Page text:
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And now back to the show.

What storytelling means to a product builder [26:25]

Jonathan: Imagine for a moment, I'm a Woo builder. Maybe I've got a plugin focus on WooCommerce. How should I think about what you've just said? Where it's like, "Okay, maybe some people leave me reviews, but storytelling hasn't really been a thing that I think about." What would you say to the plugin authors out there? How should they think about this?

Abha: See, the best stories are going to be actually the people who write to you and give you a particularly strong review saying why it made a difference. Now, don't just use their review and run it as a promotion with all your branding around it, talk to the person, because talking to the person, one, you're more likely to actually get the context of that story. That story itself is likely to therefore be more powerful, you have empowered the person and the customer, you've made them feel valued, which is important because this customer has taken time to contact you. It is so easy to say a negative review. In our culture, it is, sadly, not something that people will jump to do to say and pay a compliment.

The RNLI are a really good example, the Royal National Lifeboat Institution, I think it's called. And they are at UK and Ireland charity, and like many other organizations, they monitor what is happening. They monitor, like many other organizations, they monitor what is happening... coming up, but they don't just take them, reproduce them and say, "Hey, this is all about us." What they do is actually something that is the same for what you could do for a product.

It's, "Let's talk to this person, let's see what the context is. Let's see what else they might want to say." And it may be that they want to share more. And if you don't have the conversation, you could have just missed out on the best story and something that will not only interest your audience, but will also motivate your staff.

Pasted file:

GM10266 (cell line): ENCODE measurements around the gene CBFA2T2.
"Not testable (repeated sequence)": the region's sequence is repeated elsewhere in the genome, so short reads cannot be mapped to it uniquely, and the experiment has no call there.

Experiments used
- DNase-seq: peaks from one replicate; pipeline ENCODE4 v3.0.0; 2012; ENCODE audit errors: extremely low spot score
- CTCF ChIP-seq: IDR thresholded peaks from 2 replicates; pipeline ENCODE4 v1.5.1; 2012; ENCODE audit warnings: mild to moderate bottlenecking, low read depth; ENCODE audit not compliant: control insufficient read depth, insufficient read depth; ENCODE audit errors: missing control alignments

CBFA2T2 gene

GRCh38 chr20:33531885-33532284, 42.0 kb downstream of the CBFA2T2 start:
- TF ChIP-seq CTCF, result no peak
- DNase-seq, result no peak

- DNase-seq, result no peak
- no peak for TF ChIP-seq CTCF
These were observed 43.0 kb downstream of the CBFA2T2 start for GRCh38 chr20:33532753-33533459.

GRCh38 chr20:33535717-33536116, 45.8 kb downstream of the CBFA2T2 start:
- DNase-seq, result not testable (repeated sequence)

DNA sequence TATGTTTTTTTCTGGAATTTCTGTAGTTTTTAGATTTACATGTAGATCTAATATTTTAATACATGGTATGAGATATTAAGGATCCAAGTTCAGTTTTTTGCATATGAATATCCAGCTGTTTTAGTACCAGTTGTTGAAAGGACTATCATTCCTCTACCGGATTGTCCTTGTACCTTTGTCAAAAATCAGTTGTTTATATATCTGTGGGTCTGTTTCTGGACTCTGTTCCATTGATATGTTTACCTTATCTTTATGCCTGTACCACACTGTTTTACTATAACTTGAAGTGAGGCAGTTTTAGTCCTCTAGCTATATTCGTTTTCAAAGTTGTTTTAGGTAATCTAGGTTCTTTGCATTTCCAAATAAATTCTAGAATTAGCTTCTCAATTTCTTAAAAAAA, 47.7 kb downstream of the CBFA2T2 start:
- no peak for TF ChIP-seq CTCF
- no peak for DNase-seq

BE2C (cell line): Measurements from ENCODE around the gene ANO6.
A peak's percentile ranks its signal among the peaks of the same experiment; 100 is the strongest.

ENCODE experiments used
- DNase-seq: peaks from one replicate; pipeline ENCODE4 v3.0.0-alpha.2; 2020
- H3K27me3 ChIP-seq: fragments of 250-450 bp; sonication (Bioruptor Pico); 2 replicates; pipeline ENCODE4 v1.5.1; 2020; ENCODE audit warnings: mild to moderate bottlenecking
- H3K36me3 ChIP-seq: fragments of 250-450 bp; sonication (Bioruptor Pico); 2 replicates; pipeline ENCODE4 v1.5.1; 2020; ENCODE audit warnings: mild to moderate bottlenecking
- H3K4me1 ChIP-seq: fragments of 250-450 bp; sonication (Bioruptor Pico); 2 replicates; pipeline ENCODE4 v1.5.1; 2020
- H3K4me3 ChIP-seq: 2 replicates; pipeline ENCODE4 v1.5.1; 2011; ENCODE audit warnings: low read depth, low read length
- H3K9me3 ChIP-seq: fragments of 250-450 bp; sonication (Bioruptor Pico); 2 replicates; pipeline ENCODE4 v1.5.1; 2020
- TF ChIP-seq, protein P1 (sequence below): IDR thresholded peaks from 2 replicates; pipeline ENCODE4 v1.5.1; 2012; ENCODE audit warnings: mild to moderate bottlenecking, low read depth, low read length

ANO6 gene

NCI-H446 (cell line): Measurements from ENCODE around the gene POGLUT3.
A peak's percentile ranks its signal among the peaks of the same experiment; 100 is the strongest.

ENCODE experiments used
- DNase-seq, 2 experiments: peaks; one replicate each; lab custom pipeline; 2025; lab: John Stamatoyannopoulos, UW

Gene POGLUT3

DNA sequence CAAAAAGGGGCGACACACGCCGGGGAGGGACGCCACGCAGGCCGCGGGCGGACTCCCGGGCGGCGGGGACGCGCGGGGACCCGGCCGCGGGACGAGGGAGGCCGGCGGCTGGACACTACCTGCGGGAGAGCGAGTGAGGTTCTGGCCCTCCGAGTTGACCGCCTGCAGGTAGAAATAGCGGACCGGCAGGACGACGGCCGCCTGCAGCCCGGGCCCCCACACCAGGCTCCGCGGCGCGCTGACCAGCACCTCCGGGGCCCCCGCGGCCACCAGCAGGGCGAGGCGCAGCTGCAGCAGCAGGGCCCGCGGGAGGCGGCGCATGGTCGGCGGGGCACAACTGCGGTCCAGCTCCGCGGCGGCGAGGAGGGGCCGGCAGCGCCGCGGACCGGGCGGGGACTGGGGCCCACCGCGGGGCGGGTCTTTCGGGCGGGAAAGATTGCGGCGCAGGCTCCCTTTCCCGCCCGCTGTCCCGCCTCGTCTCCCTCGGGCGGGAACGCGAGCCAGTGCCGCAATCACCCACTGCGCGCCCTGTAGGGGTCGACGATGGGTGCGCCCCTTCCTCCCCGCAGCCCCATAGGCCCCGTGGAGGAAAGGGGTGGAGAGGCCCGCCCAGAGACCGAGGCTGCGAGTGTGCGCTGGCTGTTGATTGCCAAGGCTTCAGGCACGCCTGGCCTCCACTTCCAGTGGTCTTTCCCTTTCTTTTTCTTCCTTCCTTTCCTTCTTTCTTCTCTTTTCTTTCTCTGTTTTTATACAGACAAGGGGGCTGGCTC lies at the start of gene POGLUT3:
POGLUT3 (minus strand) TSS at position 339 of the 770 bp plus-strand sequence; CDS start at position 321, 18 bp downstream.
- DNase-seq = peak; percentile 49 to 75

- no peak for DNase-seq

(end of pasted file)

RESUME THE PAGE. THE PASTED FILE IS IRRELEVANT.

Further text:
Anna: I think that there's also something to you say about trust elements, especially for newcomers in WooCommerce. We have reviews, maybe we have just a couple of them. We don't have much to count on. Are there some other possibilities?

The story brings that trust [29:00]

Abha: Certainly. Yeah. So, the WooCommerce place that we work with, we often say to them, "Okay, if you are working with a charity or you are sponsoring something because you passionately believe in it, what are you saying about that?" And not from the perspective of making money off that charity or making money off that course, but actually, what is it that is part of your story? Because actually telling your story, and that doesn't mean telling the public. And I've seen it with WooCommerce builders. I've dealt with a couple of sites recently that they've sent me, and they literally talked about what they had in their toothpaste and when they brushed their teeth, what came out of their teeth. And it was just like, "Why would people want to know this?"

And it was because they looked at social media and people talked about breakfast and things like that, and they didn't know where to start. So, that's what they did. And I have got permission to tell that story because they said, "Someone should have told us this."

But it's telling your story and telling what you are comfortable with sharing because some people, and I say this from the fact that I'm one of the editors of the People of WordPress series, and we've just interviewed Ronald. And we've interviewed lots of other people who are from e-commerce as well, but actually talking to them and saying, "Okay, what are you happy to be reading about yourself? What are you going to be happy about someone talking to you about? Is really important and that's for any person.

And that's the joy for me, coming from a PR background where I'm a chartered PR practitioner and that's a lot about actually thinking about the ethics of communication and how we deal with things in a positive way and we involve people. We don't do communications to them, we create or we do communications together because it's about being listened and heard. And helping people be listened and heard is the greatest way to do that. So, Jonathan, you've talked about ownership tonight. So if I was talking to you as a product developer, I would say, "Okay, share a little bit about what that means in terms of why it's special to you, how and why it excites you," because that is your story. And that may be what you invite other people to share as well.

For example, with the boats work that we do, we ask the captains to share what it is that they love about taking people on these wonderful excursions, because it's actually COVID safety. And it becomes much more than this e-commerce thing that you're supposed to do. It becomes a living and breathing part of your business and part of your organization. And that is when business really innovates, it's when you get fantastic solutions, it's where you meet and collaborate with other people. And more importantly, you get to meet exciting customers that makes day with you for the rest of your business career. And that's the people that you want to be at your party when you retire. So, it's bringing that locality back to you, really.